Skip to content
Join our Newsletter

SNC-Lavalin buys Trans Mountain project from feds

Created in the spirit of April 1, a day of levity about reality
A spokesman for Prime Minister Justin Trudeau says the deal to sell the Trans Mountain project to SNC-Lavalin "is in the best interests of Canada." | Shutterstock

SNC-Lavalin has purchased the Trans Mountain pipeline expansion project from the federal government, Business in Vancouver has learned.

Terms of the startling deal were not immediately disclosed, only that “future considerations” would be part of the arrangement. More details were due later today from Prime Minister Justin Trudeau.

SNC-Lavalin, acknowledging it had learned much from the controversies involving its conduct, said it will begin work shortly on a new route for the pipeline to assuage protesters and ease public opposition to the project. Although it had initially promised a new set of hearings on that new route, the Prime Minister’s Office and Clerk of the Privy Council are believed to have persuaded the National Energy Board to bypass the process.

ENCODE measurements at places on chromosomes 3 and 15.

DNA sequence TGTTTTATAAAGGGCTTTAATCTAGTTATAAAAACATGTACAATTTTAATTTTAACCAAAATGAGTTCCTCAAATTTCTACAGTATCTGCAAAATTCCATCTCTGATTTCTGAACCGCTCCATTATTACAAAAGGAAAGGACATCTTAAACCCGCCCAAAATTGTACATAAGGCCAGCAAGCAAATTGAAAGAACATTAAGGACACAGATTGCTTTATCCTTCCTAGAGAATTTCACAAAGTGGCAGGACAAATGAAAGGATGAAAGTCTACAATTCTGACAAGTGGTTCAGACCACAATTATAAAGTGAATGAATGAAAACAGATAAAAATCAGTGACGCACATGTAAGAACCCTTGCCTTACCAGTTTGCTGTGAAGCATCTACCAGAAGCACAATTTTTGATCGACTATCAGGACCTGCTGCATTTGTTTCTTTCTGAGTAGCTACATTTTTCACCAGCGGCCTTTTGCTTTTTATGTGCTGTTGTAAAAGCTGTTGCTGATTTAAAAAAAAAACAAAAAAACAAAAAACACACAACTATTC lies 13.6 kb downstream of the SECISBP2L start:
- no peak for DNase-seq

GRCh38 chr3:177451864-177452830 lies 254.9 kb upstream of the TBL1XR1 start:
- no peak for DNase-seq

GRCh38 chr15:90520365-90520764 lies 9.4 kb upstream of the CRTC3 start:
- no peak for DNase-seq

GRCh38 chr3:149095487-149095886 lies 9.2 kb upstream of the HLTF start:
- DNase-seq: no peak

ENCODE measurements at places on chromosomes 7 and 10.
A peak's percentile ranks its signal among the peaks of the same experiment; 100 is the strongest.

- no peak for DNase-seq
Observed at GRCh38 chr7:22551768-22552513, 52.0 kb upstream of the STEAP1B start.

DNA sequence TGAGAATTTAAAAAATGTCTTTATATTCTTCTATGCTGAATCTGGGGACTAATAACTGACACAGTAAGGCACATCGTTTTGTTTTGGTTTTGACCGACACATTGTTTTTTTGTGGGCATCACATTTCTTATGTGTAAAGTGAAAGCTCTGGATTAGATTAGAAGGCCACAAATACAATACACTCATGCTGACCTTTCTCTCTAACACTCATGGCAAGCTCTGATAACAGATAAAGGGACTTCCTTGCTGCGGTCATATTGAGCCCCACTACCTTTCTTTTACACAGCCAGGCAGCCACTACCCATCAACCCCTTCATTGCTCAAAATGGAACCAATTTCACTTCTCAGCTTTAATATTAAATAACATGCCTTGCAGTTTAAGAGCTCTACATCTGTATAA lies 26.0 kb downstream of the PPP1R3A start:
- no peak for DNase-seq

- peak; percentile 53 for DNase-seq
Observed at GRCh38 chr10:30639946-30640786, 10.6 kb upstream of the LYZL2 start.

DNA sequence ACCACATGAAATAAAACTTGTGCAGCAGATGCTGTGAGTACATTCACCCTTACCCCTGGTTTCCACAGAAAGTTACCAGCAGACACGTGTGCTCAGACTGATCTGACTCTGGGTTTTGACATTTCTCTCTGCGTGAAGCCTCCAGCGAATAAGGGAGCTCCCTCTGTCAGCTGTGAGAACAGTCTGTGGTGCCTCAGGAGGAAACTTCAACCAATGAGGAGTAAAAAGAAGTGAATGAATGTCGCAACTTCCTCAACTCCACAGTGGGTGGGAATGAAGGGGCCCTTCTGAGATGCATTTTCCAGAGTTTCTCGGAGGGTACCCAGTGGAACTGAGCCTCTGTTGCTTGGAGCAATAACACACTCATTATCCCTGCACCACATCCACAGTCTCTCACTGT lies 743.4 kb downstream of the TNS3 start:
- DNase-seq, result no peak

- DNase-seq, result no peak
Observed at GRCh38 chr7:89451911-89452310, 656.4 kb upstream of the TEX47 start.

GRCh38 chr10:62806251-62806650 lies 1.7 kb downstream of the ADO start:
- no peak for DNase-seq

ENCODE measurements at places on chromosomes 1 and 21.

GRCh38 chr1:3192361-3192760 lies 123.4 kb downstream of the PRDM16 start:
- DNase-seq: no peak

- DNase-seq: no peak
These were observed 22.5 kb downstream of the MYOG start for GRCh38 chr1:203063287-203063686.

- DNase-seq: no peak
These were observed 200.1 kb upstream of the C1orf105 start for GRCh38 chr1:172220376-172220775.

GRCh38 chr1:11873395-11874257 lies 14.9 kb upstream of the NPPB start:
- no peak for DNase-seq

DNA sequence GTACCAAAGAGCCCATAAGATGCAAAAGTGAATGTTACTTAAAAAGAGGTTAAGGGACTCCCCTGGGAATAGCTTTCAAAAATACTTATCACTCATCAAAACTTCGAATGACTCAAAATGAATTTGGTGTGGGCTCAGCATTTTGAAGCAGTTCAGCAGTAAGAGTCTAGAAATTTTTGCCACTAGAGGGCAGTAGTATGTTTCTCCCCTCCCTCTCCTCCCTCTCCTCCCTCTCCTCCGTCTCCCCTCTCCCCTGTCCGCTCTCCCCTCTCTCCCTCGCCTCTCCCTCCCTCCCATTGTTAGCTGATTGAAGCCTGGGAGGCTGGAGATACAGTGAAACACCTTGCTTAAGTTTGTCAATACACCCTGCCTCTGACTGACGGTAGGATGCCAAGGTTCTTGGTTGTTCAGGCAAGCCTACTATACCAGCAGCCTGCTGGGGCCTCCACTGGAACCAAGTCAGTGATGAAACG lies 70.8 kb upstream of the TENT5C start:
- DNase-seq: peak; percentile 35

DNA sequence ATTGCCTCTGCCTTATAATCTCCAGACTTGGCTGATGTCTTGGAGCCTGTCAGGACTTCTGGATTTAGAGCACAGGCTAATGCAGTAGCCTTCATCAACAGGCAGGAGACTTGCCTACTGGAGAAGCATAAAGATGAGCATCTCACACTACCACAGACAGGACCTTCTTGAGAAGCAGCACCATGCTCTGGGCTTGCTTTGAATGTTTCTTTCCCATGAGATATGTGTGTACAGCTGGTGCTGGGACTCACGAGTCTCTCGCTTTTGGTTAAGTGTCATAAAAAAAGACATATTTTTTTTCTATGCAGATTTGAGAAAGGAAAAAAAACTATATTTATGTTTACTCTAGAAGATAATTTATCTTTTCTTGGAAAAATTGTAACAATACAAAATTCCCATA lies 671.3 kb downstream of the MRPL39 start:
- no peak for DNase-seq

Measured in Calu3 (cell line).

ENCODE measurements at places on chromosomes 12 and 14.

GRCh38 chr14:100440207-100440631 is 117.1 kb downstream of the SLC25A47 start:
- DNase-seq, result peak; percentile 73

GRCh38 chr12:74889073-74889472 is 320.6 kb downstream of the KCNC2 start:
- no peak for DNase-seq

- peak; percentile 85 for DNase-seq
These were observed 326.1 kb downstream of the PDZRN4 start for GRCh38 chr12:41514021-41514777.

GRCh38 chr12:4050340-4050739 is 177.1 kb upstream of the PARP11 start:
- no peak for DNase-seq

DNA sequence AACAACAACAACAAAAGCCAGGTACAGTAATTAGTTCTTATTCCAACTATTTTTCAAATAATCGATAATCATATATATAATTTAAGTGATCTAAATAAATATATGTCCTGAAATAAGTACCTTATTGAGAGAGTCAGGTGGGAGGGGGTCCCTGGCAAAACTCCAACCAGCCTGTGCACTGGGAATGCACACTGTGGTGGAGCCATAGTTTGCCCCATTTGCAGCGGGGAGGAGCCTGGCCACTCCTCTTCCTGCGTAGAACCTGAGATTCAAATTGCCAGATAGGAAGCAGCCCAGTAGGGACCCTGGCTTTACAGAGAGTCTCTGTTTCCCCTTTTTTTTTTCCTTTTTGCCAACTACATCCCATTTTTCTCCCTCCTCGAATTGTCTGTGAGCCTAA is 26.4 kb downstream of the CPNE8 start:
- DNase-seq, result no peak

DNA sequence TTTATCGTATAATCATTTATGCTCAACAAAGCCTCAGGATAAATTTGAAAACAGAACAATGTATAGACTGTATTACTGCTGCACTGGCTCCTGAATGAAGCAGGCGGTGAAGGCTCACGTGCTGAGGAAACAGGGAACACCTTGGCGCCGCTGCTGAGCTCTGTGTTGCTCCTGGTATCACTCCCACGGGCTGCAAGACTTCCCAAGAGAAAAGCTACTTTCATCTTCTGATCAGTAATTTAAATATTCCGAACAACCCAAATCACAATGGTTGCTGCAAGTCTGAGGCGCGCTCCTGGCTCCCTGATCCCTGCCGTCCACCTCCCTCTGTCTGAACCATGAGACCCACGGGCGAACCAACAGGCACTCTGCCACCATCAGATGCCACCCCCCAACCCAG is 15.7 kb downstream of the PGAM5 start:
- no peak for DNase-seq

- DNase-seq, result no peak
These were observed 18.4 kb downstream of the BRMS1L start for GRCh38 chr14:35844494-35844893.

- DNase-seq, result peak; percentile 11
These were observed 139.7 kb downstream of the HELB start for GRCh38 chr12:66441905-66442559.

The federal government paid $4.5 billion for the project when Kinder Morgan Canada decided to sell last spring. It has had trouble finding a buyer, but over the weekend the two parties met to work out a deal they felt was appropriate to announce Monday.

“We believe this deal is in the best interests of Canada,” a spokesperson for the prime minister said. “These are two strained entities and joining them should lead them out of their troubles.”

Some have suggested the pipeline expansion should veer south into the United States, but SNC-Lavalin is indicating it has a much more ambitious engineering plan in the works – a subterranean and sub-oceanic pipeline that would start below the surface in Alberta and run directly under the Pacific Ocean into the Asian market.

It would be Canada’s most adventurous infrastructure project yet. The company has asked hyperloop technology guru Elon Musk to advise the firm on the project. He was en route to company headquarters in Montreal on Monday and will become its chairman emeritus.

The company expects to reprofile itself as a resource firm, offering thousands of engineers transitional training into the trades as part of a new federal job-creation initiative that is part of the transaction, averting job losses that might come if the government does not back down on its decision to prosecute the firm.

The company also said it will move its head office to Calgary in 2020.